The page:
Marqus Blakely hints at desire to play for Magnolia again

It has been a trying PBA tour for Marqus Blakely, whose stint with what has been his third team in the league didn't go as planned.

Friday's last-second loss by Blackwater to the Phoenix Fuel Masters marked a sorry exit for the Elite, which was unable to follow up a sterling mid-season tournament with a convincing showing in the Governors' Cup after going 2-9 in a season-ending conference marred by late-game meltdowns. To add insult to injury, Matthew Wright's overtime game-winner meant that the team would end the season with a six-game losing slump.

For Blakely, a proven winner in the league with two titles and one Best Import award, it's certainly a different experience individually -- but one that Blackwater could use to grow as a unit in the future.

"Well, it's definitely a situation where I haven't been in. But at the same time, I think it's growing pains," he noted. "Winners will never know how to win without losing. I think that's something that we can take away from this conference.

"There's been a lot of close games that we've mentally collapsed and haven't played 48 minutes. Here, it was the last minute of the game where we fought back and fought hard and ended up short-handed in coming away with the win. I think that's one thing as a team we have to understand that we gotta learn. It's the mental health, the mental capability to close out games."

Blakely added that he wishes the Elite will be able to figure it out when they try to piece together a fresh start to the 2020 season next year.

"Talent-wise, obviously, we're fine with that. It's just the understanding of time and the score, when to call certain plays or when to slow the ball down, when to take shots. Those are all growing pains of a young player, a young team. I think that's one main thing that we can take away from this conference. Hopefully in All-Filipino, they jell together and become a better Blackwater," he said.

Meanwhile for Blakely, he'll look to keep things going in Japan, where he has played for the Shiga Lakestars and the Rising Zephyr Fukuoka.

"There's a couple of options, hopefully they're still on the table but I'll wait for this Governors' Cup to end and see what happens after that," he shared.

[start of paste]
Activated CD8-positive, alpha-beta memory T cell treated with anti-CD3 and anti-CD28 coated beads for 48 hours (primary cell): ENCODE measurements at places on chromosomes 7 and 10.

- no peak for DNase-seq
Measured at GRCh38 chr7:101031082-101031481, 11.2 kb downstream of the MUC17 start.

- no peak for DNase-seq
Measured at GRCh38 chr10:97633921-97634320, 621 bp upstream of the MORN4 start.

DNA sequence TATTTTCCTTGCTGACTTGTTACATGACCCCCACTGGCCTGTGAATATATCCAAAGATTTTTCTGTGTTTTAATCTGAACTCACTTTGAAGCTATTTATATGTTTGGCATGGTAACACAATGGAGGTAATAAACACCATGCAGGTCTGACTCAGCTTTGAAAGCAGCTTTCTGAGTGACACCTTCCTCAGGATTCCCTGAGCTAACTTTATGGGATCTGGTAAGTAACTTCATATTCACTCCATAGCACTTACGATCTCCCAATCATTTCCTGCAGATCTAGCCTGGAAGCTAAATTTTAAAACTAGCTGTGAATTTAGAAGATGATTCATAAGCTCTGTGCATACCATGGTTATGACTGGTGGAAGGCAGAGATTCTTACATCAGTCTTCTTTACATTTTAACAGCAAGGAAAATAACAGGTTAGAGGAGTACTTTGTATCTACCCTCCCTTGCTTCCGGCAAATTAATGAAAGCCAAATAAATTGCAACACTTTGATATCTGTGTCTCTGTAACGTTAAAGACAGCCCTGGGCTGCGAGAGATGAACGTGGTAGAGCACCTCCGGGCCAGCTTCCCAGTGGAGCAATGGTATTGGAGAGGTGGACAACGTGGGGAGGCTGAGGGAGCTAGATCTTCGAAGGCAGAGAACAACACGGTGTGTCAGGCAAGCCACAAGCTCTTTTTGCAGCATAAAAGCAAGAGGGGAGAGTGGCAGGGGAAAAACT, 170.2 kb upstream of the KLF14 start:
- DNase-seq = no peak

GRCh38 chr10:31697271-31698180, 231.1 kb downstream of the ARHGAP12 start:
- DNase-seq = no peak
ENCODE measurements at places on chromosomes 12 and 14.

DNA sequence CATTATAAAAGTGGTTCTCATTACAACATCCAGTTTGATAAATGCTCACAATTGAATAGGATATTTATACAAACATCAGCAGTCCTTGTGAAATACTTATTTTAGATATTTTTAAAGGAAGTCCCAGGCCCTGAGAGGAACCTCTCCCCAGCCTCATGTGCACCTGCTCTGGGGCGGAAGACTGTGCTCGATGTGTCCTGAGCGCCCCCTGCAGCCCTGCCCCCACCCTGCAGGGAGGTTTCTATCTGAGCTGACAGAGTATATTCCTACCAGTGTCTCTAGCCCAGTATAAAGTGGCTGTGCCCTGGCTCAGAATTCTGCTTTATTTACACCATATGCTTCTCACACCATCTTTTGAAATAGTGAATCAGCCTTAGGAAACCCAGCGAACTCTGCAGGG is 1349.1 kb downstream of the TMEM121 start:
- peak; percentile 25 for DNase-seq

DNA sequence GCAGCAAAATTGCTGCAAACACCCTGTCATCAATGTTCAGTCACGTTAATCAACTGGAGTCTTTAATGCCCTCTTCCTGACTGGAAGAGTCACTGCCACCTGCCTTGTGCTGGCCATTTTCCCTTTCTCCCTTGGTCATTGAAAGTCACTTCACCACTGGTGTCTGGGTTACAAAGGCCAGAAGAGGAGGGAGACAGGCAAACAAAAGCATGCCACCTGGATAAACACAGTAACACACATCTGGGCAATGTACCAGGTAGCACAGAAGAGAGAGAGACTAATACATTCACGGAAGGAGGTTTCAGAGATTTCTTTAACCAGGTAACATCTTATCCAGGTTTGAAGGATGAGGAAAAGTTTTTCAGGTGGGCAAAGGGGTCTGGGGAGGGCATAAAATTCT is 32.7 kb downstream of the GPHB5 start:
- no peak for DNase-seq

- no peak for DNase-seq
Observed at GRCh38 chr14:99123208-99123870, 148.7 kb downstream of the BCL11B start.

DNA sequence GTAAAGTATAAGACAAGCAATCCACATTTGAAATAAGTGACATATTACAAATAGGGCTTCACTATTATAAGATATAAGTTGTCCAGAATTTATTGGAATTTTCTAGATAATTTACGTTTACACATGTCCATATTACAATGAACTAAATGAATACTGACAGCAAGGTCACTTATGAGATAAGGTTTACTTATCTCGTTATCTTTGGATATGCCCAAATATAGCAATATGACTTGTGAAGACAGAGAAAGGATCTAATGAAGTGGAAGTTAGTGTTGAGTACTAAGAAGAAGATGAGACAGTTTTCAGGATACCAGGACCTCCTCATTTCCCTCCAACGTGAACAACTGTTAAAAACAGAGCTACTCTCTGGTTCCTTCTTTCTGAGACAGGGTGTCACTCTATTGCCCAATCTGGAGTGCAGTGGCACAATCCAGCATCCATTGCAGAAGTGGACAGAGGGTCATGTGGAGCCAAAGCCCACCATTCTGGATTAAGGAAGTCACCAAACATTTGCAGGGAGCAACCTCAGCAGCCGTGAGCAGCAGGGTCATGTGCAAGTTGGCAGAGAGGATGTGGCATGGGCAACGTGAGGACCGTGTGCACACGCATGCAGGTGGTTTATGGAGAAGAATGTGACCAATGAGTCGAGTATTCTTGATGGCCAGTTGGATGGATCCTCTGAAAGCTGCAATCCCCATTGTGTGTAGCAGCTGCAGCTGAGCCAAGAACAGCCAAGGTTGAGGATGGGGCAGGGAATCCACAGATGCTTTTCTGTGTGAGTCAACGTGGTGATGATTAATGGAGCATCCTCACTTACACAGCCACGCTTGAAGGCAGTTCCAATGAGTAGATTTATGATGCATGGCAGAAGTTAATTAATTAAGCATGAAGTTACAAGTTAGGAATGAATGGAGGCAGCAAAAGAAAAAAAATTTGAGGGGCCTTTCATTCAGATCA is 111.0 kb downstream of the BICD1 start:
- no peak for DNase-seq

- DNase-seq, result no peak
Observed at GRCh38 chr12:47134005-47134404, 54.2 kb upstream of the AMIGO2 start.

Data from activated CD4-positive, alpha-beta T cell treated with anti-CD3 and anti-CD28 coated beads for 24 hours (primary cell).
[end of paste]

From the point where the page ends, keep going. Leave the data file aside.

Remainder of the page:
But the 31-year-old said he's very open to returning to the PBA and even bared how he and some of the other current imports expressed willingness to continue playing here.

"I hope not, I really hope not," said Blakely when asked whether this is his last run in the league. "But if it is, it's been nothing but love to come out here and play. Hopefully a team will have me back next Governors' Cup. That's just how it goes."

"I mean, talking to other imports... this is the place where basketball is that big. You play in front of crowds and fans that are eager to watch the game. When it comes to playing all over Asia -- Japan, Korea -- I love the Philippines. At any time, I will come back here," he added.

After an individually prolific conference where he averaged 18.0 points, 13.1 rebounds, 5.6 assists, 3.5 steals and 2.9 blocks while showing off some veteran and mental chops, Blakely is convinced he still has what it takes to help steer a team towards success.

"You never pick the time to quit. The game will tell you when it's time to quit. I think I still have a few more years in me. At least I could use my mental and veteran capabilities on certain teams and certain younger players, just to understand that basketball is mostly a mental game," Blakely said.

"We've had a lot of talent but if you don't use it on the floor in the right way, it's wasted. Wasted effort. I think just getting younger people that have just gotten to the PBA or talking to veterans or getting involved underneath one wing is what I'm good at."

Asked which team he'd like to play for again, Blakely provided a pretty obvious hint.

"Making me choose favorites, huh? I'm not gonna choose a specific team *coughs* Magnolia *coughs* but, you know, whatever happens, happens and hopefully I can come back here in the PBA and play," he laughed.